UNITED NATIONS HEADQUARTERS
NEW YORK, NEW YORK
6 MARCH 2007
I would like to welcome you all to this informal thematic debate, on the promotion of gender equality and the empowerment of women. Allow me also to extend a warm welcome to all those who have travelled to New York specifically for this meeting.
The promotion of gender equality has been on the agenda of the United Nations from its inception. In 1945, the Charter declared faith, "in fundamental human rights, in the dignity and worth of the human person, in equal rights of men and women and of nations large and small."
During the last six decades, the UN has played an important role in achieving progress in the field of gender equality, in particular, by establishing an internationally agreed policy framework which guides the efforts of governments and other actors. This work culminated in the Beijing Declaration and Platform for Action, at the Fourth World Conference in 1995, and is also reflected in the increased adherence to international human rights set out in the Convention on the Elimination of All Forms of Discrimination against Women (CEDAW).
Furthermore, at the 2005 World Summit, World leaders reaffirmed their commitments to gender equality, by declaring that, 'progress for women is progress for all'. They also reiterated their resolve to eliminate all forms of discrimination against women.
NGOs, women's groups and networks, have also played a crucial role in the achievements made to promote gender equality and the empowerment of women. Their relentless efforts have contributed greatly to energizing debates and increasing the visibility of these issues at global and regional levels, as well as ensuring action and concrete achievements at the national level. Their commitment and devotion remain indispensable particularly at the grass root level.
However, despite these crucial achievements and immense efforts, women still suffer discrimination and we remain a long way from achieving the goal of gender equality.
We must all do much better in the area of implementation.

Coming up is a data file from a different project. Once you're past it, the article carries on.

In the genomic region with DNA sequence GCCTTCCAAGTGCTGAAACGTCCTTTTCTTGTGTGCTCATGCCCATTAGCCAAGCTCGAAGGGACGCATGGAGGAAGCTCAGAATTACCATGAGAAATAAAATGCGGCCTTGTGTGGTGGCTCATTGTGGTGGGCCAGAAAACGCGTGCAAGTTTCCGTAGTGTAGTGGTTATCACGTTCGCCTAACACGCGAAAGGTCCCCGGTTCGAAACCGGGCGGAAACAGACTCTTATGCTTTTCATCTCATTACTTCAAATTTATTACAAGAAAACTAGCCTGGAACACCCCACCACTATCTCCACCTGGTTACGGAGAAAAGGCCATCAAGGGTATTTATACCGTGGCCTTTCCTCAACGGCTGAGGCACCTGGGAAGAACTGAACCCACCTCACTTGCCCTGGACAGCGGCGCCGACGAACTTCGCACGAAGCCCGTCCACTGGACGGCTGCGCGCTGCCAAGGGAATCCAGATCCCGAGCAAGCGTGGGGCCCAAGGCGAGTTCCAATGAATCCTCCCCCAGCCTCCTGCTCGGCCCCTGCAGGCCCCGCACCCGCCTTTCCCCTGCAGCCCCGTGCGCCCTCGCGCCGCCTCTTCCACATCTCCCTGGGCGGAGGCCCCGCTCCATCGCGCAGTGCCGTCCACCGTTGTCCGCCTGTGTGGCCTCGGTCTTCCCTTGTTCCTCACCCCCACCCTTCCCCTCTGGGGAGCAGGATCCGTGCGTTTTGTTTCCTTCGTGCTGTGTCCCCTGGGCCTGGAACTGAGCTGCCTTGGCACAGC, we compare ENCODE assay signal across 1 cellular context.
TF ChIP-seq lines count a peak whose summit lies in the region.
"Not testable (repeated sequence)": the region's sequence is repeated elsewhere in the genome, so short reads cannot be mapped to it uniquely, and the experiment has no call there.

In order to achieve real equality, women's empowerment must be given systematic and sustained priority by the international community. Concrete action is also needed at the UN.
The political and practical importance of action to strengthen the UN's gender architecture has been convincingly put forward by the High Level Panel on System-wide Coherence.
In view of the urgency of the issues we face I would encourage Member States to consider the recommendations positively and constructively.
The General Assembly has a vital role to play in the promotion of gender equality, especially with regard to women's human rights. For example, during this session a resolution on the elimination of all forms of violence against women was adopted by consensus.
I convened this debate in the United Nations with the support of Member States, in order to celebrate women's achievements, but most importantly to share views on effective actions and lessons learned in overcoming the challenges to achieve true gender equality; in particular, the obstacles we need to overcome to bridge the gap between policy and practice.
Yet in order to achieve this we must realize that the "marginalization" of work to promote gender equality and the perception that the empowerment of women remains a women's issue are among the most urgent obstacles we face. Gender equality is crucial to the well being of all nations. It is not only the responsibility of women; it is the responsibility of us all, women as well as men.
The promotion of gender equality and the empowerment of women are concerns that I hold close to my heart. Especially since in some regions of our world, particular cultural and religious traditions continue to perpetuate inequalities. Many women continue to be marginalized, and, many women continue to be denied the full enjoyment of their basic human rights. What further disturbs me is that some women believe that they are inferior to men and in need of male protection.
I hope this thematic debate will contribute to strengthening the political will to implement the commitments already made towards equal rights and opportunities for women and men. I would encourage an open and frank discussion of the major challenges that confront us, as well as the opportunities ahead. I look forward to hearing your views and diverse perspectives.